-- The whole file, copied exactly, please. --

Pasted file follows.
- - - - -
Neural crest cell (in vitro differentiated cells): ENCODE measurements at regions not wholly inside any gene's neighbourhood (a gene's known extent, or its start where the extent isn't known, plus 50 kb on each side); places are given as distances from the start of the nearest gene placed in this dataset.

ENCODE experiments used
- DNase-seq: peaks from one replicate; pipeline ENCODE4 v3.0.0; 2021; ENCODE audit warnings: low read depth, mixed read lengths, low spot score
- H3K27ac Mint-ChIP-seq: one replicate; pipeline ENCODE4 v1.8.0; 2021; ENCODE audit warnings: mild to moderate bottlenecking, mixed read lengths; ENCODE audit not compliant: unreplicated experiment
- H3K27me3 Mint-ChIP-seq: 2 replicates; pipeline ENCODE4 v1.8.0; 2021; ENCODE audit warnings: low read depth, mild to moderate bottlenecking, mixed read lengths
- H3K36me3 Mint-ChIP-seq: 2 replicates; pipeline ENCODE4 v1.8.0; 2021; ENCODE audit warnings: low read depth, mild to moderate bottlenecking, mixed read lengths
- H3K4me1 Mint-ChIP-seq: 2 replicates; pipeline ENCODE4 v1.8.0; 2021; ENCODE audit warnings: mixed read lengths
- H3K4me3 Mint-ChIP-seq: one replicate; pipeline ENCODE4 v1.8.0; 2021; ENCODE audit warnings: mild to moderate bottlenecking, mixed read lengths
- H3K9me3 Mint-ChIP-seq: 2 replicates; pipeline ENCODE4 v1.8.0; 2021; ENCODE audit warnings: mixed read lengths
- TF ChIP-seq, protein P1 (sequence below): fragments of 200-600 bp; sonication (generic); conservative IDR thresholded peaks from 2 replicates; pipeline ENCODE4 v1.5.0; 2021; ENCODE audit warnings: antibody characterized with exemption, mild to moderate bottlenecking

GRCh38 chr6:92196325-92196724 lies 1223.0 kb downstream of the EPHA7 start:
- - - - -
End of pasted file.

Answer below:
Neural crest cell (in vitro differentiated cells): ENCODE measurements at regions not wholly inside any gene's neighbourhood (a gene's known extent, or its start where the extent isn't known, plus 50 kb on each side); places are given as distances from the start of the nearest gene placed in this dataset.

ENCODE experiments used
- DNase-seq: peaks from one replicate; pipeline ENCODE4 v3.0.0; 2021; ENCODE audit warnings: low read depth, mixed read lengths, low spot score
- H3K27ac Mint-ChIP-seq: one replicate; pipeline ENCODE4 v1.8.0; 2021; ENCODE audit warnings: mild to moderate bottlenecking, mixed read lengths; ENCODE audit not compliant: unreplicated experiment
- H3K27me3 Mint-ChIP-seq: 2 replicates; pipeline ENCODE4 v1.8.0; 2021; ENCODE audit warnings: low read depth, mild to moderate bottlenecking, mixed read lengths
- H3K36me3 Mint-ChIP-seq: 2 replicates; pipeline ENCODE4 v1.8.0; 2021; ENCODE audit warnings: low read depth, mild to moderate bottlenecking, mixed read lengths
- H3K4me1 Mint-ChIP-seq: 2 replicates; pipeline ENCODE4 v1.8.0; 2021; ENCODE audit warnings: mixed read lengths
- H3K4me3 Mint-ChIP-seq: one replicate; pipeline ENCODE4 v1.8.0; 2021; ENCODE audit warnings: mild to moderate bottlenecking, mixed read lengths
- H3K9me3 Mint-ChIP-seq: 2 replicates; pipeline ENCODE4 v1.8.0; 2021; ENCODE audit warnings: mixed read lengths
- TF ChIP-seq, protein P1 (sequence below): fragments of 200-600 bp; sonication (generic); conservative IDR thresholded peaks from 2 replicates; pipeline ENCODE4 v1.5.0; 2021; ENCODE audit warnings: antibody characterized with exemption, mild to moderate bottlenecking

GRCh38 chr6:92196325-92196724 lies 1223.0 kb downstream of the EPHA7 start: